in bad faith or for reasons contravening
public policy under the common law of North
Carolina; and for the common law tort of
intentional/negligent infliction of emotional
at 151, 432 S.E.2d at 139. The defendants moved to dismiss the
complaint under Rule 12(b)(6) of the North Carolina Rules of Civil
Procedure, and the trial court granted the defendants' motion. Id.
On appeal, the plaintiff argued, inter alia
that the trial court committed reversible
error in dismissing plaintiff's constitutional
claims against defendant's [sic] random drug
testing procedure policy that afforded
plaintiff no prior notice of testing or test
procedure, that included no guarantee of
confidentiality of test results or immunity
from criminal prosecution in the case of a
positive result, and that led to plaintiff's
termination with no opportunity for a hearing
before an impartial tribunal.
at 155, 432 S.E.2d at 141. The plaintiff additionally argued
that he was not subject to random drug testing because he was
neither (1) a sensitive public employee because of either safety
or security reasons or (2) an individual suspected of drug use.
, 489 U.S. 602, 103 L. Ed. 2d 639, this Court
stated that random drug testing of public employees is permissible
where the individual tested was engaged in activity which involved
either public safety or safety concerns for others because it was
a legitimate governmental interest. 111 N.C. App. at 153-54, 432
S.E.2d at 140. We emphasized that 'there must be a showing by the
employer that the employees required to undergo such testing have
responsibilities or duties which are connected to the safety
concerns of others.' Id.
at 154, 432 S.E.2d at 140 (quoting Twigg
v. Hercules Corp.
, 406 S.E.2d 52, 56 (W.Va. 1990)). Applying those
standards to the facts of that case, this Court stated that the
record showed that plaintiff was in a position in which publicsafety or the safety of others was an overriding concern[,] and
this Court found that plaintiff, if drug impaired while operating
a motor vehicle on the apron of the flight area, could increase the
risk of harm to others. Id.
at 154, 432 S.E.2d at 140-41. In
affirming the trial court, we held that the plaintiff was indeed
a sensitive public employee because of safety concerns and that
the plaintiff was subject to random drug testing as a legitimate
governmental interest. Id.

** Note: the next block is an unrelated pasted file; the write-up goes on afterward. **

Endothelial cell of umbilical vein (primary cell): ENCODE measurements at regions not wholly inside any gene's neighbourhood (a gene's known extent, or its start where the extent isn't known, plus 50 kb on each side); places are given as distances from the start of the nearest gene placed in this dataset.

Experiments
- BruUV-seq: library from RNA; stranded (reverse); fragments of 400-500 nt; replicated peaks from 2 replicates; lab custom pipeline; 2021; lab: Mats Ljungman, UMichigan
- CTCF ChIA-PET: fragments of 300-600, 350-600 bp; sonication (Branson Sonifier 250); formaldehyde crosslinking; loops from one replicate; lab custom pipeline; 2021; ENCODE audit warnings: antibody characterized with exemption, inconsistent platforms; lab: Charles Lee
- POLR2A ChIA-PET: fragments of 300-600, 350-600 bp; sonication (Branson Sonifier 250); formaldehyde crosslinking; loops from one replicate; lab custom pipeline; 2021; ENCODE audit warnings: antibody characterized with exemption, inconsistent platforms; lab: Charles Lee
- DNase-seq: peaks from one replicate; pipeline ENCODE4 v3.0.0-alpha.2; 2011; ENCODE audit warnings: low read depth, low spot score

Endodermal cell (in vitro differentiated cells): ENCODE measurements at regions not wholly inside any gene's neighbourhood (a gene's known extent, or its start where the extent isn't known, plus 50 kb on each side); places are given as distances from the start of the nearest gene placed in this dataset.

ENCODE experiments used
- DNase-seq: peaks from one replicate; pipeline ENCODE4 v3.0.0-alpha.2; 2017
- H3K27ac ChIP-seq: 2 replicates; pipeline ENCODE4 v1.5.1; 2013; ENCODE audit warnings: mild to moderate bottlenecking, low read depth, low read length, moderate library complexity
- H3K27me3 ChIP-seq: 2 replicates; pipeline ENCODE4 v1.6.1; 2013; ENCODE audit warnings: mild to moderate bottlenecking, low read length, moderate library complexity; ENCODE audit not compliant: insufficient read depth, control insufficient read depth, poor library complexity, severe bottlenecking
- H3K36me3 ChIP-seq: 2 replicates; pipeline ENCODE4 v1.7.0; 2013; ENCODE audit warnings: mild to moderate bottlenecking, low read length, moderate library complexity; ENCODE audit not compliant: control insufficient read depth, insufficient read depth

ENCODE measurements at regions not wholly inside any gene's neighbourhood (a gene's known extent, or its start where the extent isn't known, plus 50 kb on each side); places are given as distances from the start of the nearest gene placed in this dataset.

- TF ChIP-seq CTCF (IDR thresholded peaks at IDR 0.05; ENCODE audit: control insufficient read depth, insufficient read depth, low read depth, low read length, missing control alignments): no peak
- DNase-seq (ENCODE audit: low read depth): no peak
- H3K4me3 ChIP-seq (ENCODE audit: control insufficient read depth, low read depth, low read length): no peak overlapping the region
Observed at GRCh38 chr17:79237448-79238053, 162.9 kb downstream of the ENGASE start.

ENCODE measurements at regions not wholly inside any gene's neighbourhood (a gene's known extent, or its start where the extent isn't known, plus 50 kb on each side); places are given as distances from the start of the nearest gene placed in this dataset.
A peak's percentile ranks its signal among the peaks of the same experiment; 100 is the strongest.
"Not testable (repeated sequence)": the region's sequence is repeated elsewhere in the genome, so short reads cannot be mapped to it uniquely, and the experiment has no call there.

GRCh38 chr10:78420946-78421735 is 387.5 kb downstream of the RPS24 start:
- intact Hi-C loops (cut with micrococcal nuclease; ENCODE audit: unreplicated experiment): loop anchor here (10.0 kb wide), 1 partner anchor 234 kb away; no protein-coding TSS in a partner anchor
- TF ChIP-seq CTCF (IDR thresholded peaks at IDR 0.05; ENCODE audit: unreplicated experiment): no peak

at 155, 432 S.E.2d at 141.
We are wholly unconvinced by the Board of Education's argument
is dispositive in the case at bar. In stating that
plaintiff was in a position in which public safety or
the safety of others was an overriding concern, this Court merely
held that the defendants had made the showing required by Skinner
that the plaintiff had duties fraught with such risks of injury to
others that even a momentary lapse of attention can have disastrous
, 489 U.S. at 628, 103 L. Ed. 2d at 667.
This Court did not hold that any
public employee who, if drug
impaired . . ., could increase the risk of harm to others was
subject to urine drug testing. Rather, the Court held that the
plaintiff, if drug impaired while operating a motor vehicle on the
apron of the flight area
, could increase the risk of harm to
others. 111 N.C. App. at 154, 432 S.E.2d at 141 (emphasis added).
The holding in Boesche
was limited to the specific facts of
that case. In the case before us, there is absolutely no evidence
in the record which in any way equates the safety concerns inherent
in the driving of a motor vehicle on the apron of an airport'sflight area with the safety concerns inherent in the job duties of
any Board employee. In fact, there is absolutely no evidence in
the record that any Board employee whose body contains a
detectable amount of an illegal drug or of alcohol increases the
risk of harm to anyone. For these reasons, Boesche
dispositive in the case at bar.
Lest the American people, and the people
of North Carolina in particular, forget the
foundational importance of the Fourth
Amendment right to be secure against
unreasonable searches and seizures, we should
recall that the cherished liberties enjoyed in
our brief historical moment have been
inherited by this generation only because they
have been nurtured and protected by earlier
generations of Americans so driven in their
pursuit of liberty that life itself was not
too great a cost to purchase liberty for
themselves and their posterity.
State v. Barnard
, 362 N.C. 244, 259, 658 S.E.2d 643, 652-53 (Brady,
J., dissenting), cert. denied
, ___ U.S. ___, 172 L. Ed. 2d 198
(2008). We are cognizant of the fact that the policy was enacted
by the duly elected representatives of the people of Graham County.
Moreover, the evidence in the record establishes that the policy
had ample support by Board employees. Nevertheless, in our view,
the policy violates Plaintiffs' rights under Article I, Section 20
to be free from unreasonable searches.
(See footnote 4)
Constitutional rights are
not lightly cast aside. The trial court's order is reversed.
Chief Judge MARTIN and Judge WYNN concur.